Re: Using the weight of the left arm

Post by Aaron Elkins » Thu Jun 12, 2008 10:54 pm

LFP, you have no idea how helpful you've been. The scales have been lifted. Thank you!

Aaron

Clay

Re: Using the weight of the left arm

Post by Clay » Sun Jun 15, 2008 8:47 pm

Excellent question and answer regarding the left arm. I have wrestled with this for awhile. When I first learned to play I had a death grip on the fret board with my left hand. It has taken a long time to resolve & I still haven't done it completely. And like you, it wasn't until I watched Kanengiser's DVD that it really started to come together. I remember him describing the action coming more from the shoulder in a natural pulling motion that keeps the finger pressure on the frets. And I believe I took that message to heart, for now I have muscle tension under my shoulder blade & to my spine (I'm obviously over compensating the pulling motion - a new hurdle to jump!). LFP's answer sheds new light on where the weight is and how it functions. This has been very helpful. Thanks!

Aaron Elkins

Re: Using the weight of the left arm

Post by Aaron Elkins » Sun Jun 15, 2008 9:15 pm

Clay wrote:Excellent question and answer regarding the left arm. LFP's answer sheds new light on where the weight is and how it functions. This has been very helpful. Thanks!
Very glad to hear that, Clay. Nice to know this has helped someone besides me. And your right, LFP's explanation of the physics makes Kanengiser's comments much more cogent.

Ain't Delcamp great? I have never come across a site like it, in or out of the guitar area. No "Yo's," no "Dudes," no mean or malicious input--just a terrific community of people with a shared interest in an instrument and in helping one another. Three cheers for the moderators! :bravo:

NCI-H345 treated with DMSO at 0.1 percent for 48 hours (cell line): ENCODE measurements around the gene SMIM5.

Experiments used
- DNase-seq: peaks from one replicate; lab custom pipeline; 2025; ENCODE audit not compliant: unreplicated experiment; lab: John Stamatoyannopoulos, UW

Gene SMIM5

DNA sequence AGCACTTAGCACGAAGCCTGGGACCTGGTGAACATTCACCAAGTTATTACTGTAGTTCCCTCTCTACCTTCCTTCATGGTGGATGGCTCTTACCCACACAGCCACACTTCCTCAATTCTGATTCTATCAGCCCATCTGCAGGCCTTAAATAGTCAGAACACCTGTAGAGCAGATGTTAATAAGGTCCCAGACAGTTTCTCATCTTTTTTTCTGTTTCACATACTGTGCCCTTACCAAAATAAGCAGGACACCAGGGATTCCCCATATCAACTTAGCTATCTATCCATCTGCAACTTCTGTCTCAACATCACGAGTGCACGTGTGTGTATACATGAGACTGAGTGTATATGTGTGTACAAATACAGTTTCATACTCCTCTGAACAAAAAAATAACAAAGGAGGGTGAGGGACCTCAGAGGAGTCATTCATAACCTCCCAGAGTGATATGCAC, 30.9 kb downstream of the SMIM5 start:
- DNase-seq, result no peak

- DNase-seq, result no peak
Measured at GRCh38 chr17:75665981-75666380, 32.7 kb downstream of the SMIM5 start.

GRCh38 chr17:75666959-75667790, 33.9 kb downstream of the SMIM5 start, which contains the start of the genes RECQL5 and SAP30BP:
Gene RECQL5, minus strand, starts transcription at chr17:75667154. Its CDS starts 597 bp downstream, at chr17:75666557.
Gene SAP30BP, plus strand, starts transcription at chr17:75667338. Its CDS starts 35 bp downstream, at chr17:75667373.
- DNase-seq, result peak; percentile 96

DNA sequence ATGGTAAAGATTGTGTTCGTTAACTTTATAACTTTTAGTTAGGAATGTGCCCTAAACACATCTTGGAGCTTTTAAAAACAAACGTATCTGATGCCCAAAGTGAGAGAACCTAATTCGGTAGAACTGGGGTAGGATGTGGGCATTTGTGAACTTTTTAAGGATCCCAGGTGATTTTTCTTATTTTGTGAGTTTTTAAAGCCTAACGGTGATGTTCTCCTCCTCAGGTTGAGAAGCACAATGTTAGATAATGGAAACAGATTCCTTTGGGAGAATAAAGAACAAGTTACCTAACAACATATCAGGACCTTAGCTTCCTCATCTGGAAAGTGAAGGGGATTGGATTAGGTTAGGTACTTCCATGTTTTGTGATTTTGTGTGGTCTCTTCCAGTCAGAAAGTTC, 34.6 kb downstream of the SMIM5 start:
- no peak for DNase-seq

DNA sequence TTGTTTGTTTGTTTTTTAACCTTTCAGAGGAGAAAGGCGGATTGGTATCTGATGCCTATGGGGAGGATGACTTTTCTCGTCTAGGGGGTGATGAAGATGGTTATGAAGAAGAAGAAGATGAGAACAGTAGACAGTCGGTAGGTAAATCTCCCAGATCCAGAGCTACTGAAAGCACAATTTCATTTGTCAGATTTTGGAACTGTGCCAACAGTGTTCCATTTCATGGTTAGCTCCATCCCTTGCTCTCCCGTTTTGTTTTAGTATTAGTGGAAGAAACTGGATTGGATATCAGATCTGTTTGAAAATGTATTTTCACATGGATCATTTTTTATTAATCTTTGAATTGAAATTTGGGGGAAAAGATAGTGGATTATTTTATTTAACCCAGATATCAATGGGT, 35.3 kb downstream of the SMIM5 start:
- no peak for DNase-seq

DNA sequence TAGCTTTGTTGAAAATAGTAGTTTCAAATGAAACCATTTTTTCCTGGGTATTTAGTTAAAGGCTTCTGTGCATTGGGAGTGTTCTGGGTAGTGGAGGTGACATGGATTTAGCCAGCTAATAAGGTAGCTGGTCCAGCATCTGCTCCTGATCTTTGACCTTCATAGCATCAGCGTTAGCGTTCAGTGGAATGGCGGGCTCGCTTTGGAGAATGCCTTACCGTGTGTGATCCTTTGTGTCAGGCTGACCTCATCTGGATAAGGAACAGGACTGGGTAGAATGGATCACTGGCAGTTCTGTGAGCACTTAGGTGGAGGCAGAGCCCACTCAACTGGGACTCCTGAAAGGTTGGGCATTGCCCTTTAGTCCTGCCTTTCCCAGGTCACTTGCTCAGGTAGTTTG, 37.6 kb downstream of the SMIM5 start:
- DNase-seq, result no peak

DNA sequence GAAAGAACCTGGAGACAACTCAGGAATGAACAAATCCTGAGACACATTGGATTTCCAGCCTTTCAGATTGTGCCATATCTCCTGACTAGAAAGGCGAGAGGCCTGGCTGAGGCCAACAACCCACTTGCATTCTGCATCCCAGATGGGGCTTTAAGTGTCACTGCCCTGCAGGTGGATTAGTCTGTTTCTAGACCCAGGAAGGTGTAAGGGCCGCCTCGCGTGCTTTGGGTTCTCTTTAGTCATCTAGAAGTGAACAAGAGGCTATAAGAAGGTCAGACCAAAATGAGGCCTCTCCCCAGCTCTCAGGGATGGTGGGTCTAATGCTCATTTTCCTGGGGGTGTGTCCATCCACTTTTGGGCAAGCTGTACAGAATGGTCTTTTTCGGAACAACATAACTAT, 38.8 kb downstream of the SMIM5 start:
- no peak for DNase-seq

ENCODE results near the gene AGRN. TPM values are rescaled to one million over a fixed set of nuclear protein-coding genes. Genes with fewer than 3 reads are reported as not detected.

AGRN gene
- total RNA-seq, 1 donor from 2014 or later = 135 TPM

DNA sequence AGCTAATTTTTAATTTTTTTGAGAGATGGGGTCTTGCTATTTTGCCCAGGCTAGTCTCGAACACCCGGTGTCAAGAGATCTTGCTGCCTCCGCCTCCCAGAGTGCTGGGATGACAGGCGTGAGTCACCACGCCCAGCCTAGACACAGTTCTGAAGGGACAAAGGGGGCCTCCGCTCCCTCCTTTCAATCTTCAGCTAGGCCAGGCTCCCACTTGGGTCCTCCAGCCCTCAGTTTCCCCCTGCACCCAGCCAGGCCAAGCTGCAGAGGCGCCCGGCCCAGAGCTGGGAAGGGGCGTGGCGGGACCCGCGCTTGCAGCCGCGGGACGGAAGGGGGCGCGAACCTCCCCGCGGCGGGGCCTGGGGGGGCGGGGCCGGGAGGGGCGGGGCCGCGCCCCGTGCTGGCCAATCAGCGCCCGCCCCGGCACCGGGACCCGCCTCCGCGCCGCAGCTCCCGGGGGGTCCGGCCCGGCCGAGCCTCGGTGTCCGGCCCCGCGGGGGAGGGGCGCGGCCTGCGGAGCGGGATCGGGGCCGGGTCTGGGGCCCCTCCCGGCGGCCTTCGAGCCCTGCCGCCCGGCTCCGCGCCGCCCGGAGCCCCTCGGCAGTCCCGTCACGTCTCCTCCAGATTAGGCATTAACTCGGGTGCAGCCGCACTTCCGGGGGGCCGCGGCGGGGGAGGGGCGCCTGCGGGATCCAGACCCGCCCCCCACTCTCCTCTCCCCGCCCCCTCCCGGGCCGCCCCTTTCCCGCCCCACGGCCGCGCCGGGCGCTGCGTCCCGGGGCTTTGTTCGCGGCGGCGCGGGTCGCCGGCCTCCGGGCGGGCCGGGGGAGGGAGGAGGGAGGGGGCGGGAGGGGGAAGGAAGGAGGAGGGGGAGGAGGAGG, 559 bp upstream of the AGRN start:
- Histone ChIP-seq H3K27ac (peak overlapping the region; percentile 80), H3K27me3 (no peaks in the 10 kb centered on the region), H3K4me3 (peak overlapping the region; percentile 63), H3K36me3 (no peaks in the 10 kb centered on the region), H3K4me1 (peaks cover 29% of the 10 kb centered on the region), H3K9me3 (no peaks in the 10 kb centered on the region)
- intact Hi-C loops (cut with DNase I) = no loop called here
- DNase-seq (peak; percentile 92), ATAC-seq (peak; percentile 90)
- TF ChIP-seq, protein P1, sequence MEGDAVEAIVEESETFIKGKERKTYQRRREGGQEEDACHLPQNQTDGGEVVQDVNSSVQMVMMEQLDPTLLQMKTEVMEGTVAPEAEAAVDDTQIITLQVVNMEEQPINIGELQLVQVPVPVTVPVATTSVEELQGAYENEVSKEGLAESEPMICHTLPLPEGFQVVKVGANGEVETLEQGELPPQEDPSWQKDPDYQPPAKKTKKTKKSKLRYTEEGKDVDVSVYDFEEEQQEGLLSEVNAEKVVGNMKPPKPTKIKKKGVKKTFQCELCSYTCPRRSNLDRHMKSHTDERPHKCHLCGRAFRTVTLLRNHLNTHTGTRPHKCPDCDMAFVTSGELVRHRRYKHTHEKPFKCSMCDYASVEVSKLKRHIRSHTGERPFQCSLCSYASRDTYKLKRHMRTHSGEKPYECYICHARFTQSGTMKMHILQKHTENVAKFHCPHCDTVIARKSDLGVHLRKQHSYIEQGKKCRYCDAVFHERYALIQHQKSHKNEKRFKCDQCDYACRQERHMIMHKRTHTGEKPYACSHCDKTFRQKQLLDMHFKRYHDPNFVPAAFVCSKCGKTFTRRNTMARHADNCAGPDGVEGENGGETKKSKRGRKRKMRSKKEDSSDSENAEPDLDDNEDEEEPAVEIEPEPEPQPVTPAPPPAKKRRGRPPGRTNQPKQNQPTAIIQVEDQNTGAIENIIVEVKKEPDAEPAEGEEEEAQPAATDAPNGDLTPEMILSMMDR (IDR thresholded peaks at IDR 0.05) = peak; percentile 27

Clay

Re: Using the weight of the left arm

Post by Clay » Tue Jun 17, 2008 12:09 am

Hip! Hip! Hooray!

tremolo_jones

Re: Using the weight of the left arm

Post by tremolo_jones » Mon Jun 23, 2008 11:04 pm

The "theory" is that you relax the shoulder joint which holds the arm a bit out and in front of you. You do NOT relax the elbow joint. Thus the bent arm will want to swing like a pendulum to its rest position with it's center of gravity below the shoulder joint. The direction that the finger tips move when the arm does this is the exact same direction that the strings are pushed against their frets when playing. Thus in stead of squeezing the fingers against the thumb you let the weight of the arm (pivoting at the shoulder) supply the force to push the strings.

Now you don't have conscious control over shoulder muscles but you do have control over feelings and pressures etc. The way to let the arm weight work is to let go of the pressure of the left thumb. Let the thumb touch the back of the neck (giving the hand a "reference point") but not putting any pressure on the guitar neck. This "feather touch" of the thumb will quit the squeezing of thumb against finger and leave only arm weight left as a source of pressure for the fingers.

Often in videos of various guitarists you can see them actually let the left thumb leave the guitar neck for a moment as they play or produce a vibrato etc. They are, at that moment at least, using arm weight.